Originally the compensation, as required by the judge’s ruling, was set at $355,250. However, the landlord, acting on his own behalf in order to avoid the routinized process of appeals and counter-appeals, proposed to his tenant a minimal “raise” in the compensation, up to $375,000. The agreement between the two, signed in Beirut at the tenant’s office on 18 July 2011, admitted that kind of quid pro quo: “The two parties have agreed that the leased property should be vacated on time and given to the owner without going through the specialized tribunals in order to present an appeal to the judge’s ruling, and without vacating the property through the auspices of Bureau of Execution in Beirut (Dāʾirat al-Tanfīdh).”

As the date of delivery was set for 28 February 2012, extra late days would be penalized for $300 each. The tenant agreed not to request for renewal anymore.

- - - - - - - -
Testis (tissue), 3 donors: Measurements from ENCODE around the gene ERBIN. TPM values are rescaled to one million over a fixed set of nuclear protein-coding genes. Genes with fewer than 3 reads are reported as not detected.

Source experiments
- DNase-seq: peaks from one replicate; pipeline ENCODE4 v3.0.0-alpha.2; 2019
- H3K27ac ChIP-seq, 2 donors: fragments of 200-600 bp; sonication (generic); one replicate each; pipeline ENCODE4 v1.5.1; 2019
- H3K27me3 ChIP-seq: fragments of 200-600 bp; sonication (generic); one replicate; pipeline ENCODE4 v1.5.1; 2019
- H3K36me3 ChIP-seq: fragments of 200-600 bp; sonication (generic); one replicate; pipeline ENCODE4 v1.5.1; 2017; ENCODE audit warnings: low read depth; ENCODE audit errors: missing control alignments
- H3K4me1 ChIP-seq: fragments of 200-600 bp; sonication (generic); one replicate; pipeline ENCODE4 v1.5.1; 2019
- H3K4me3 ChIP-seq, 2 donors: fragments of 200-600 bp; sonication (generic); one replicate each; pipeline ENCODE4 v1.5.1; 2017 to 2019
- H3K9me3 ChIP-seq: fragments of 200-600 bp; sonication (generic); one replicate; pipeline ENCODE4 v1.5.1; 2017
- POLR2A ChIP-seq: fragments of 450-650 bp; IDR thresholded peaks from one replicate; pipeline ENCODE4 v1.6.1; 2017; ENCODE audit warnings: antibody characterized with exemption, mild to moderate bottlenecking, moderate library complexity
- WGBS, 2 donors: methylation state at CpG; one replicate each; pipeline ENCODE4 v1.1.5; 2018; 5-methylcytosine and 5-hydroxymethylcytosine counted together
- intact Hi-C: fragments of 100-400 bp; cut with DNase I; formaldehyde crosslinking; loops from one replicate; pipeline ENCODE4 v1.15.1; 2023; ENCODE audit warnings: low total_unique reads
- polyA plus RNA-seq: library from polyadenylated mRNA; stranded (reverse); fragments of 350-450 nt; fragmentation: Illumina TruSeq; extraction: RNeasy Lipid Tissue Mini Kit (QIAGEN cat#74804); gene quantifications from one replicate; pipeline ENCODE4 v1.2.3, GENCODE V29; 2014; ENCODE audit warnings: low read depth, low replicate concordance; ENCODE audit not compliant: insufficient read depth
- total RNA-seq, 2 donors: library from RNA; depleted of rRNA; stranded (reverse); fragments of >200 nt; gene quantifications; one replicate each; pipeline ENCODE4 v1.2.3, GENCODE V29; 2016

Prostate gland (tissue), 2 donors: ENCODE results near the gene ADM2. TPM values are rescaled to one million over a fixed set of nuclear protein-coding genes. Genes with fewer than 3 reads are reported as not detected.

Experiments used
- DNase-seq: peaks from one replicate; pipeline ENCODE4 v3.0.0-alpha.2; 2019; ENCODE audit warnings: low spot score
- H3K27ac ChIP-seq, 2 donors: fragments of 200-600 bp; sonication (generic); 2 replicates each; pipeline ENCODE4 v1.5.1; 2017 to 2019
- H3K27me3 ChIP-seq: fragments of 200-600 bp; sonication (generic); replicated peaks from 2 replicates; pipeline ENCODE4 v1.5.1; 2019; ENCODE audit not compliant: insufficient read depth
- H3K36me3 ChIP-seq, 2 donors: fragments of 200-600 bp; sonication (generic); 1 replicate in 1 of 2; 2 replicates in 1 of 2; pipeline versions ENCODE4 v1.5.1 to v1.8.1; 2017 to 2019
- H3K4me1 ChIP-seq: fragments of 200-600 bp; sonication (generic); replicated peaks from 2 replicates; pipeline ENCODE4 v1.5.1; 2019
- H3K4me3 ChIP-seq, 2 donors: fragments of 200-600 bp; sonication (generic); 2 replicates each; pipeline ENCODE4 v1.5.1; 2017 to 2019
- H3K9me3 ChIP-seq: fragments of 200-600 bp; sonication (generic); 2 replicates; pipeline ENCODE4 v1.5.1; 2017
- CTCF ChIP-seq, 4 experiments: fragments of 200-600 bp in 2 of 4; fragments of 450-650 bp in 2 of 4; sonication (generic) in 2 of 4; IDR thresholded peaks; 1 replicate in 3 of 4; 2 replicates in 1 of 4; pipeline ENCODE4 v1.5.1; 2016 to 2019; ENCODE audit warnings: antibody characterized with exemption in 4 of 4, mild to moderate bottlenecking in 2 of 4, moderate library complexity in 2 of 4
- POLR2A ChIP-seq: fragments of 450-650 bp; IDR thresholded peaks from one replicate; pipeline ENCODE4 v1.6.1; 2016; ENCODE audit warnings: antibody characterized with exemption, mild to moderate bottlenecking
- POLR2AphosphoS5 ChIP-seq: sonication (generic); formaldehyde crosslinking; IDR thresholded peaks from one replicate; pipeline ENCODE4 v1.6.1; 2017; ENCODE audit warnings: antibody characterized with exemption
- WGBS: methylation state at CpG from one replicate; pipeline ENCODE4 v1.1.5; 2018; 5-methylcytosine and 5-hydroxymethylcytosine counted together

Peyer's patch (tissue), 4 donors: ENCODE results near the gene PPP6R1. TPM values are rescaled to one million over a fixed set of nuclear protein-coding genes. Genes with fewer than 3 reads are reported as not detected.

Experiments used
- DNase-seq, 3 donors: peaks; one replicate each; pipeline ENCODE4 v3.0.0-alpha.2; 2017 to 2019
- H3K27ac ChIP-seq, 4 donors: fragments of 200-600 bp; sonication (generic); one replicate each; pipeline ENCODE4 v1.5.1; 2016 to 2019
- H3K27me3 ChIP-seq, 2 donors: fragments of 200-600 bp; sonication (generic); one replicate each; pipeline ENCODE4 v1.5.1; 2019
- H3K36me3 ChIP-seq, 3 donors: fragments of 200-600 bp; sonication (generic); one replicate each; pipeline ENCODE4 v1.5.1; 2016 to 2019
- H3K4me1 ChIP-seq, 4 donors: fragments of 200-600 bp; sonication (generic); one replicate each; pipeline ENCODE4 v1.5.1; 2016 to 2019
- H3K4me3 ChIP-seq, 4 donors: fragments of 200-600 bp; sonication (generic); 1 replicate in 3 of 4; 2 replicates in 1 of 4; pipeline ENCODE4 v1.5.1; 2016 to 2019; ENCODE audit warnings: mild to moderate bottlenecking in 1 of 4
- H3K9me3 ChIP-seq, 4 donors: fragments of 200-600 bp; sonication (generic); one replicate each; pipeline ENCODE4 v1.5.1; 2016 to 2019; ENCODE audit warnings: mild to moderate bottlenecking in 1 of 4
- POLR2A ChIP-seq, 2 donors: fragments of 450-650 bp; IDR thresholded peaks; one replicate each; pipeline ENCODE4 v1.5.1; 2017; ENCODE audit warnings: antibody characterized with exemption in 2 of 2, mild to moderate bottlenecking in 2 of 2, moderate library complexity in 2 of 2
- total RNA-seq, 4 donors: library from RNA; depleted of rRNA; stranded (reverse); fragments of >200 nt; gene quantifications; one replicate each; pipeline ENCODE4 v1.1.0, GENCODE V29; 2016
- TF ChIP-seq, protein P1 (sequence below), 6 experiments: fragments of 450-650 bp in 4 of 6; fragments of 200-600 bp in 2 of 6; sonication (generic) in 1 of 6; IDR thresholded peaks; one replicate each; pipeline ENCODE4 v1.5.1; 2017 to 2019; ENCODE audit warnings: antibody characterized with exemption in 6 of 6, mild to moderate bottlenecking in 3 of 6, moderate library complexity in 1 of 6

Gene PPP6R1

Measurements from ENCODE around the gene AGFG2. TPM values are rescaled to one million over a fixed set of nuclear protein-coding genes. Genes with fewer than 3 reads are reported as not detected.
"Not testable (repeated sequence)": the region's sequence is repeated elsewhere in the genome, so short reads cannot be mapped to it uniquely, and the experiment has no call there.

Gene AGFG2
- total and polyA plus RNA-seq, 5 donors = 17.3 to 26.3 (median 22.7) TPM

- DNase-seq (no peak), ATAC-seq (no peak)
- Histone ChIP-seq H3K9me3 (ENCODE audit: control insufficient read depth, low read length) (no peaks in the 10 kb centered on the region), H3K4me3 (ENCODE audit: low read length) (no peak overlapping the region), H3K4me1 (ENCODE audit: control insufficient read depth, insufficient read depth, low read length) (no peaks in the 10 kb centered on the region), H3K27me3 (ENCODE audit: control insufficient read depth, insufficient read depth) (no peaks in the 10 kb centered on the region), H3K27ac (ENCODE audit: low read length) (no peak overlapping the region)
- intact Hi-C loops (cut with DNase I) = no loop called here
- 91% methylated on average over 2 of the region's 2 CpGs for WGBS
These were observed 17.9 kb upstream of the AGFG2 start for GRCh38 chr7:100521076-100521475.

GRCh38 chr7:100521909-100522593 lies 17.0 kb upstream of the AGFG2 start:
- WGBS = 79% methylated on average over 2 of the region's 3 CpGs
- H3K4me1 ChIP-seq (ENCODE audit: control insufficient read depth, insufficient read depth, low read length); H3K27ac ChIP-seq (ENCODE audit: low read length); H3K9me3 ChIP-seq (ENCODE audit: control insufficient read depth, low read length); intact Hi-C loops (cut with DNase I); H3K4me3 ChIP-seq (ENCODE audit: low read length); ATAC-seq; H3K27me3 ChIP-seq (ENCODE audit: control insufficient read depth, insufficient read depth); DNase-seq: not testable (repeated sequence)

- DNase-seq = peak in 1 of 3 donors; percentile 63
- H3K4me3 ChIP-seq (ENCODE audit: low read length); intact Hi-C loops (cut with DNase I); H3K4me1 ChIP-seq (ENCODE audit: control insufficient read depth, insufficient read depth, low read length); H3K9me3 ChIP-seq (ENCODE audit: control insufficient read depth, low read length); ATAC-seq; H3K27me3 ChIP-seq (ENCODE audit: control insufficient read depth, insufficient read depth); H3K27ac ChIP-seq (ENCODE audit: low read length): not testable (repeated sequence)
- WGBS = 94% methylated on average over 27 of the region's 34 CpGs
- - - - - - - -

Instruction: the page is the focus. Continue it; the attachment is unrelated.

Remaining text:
The following document was signed on 27 February 2012, just when the lease was over, amid the tenant’s demand for a “special extension.” The owner still owed his tenant $75,000 as the final installment of the compensation package, as required by the July 2011 agreement. Obviously, in order to avoid legal hassles that would look in violation of the July 2011 agreement, the new agreement was signed as “a modification of a previous contract.” The new arrangement stipulates that considering that the tenant had encountered difficulties at vacating his apartment at the requested time, a special one-year extension was accorded by the owner until the 3rd of March 2013. The amount would be deducted from the remaining $75,000 that the owner owes his tenant as part of the settlement-compensation. Interestingly, no specific sum was mentioned as value for the “new rent”—the document even avoids all such overt language. Instead, a close notes that what is left of the indemnity—$43,000—would be delivered by the owner once the tenant vacates on March 2013. A second special agreement was signed then, claiming this time that the final installment of $11,000 would be delivered on March 2014. Since then the two parties have opted for an official lease, in conformity with Law 160/1992.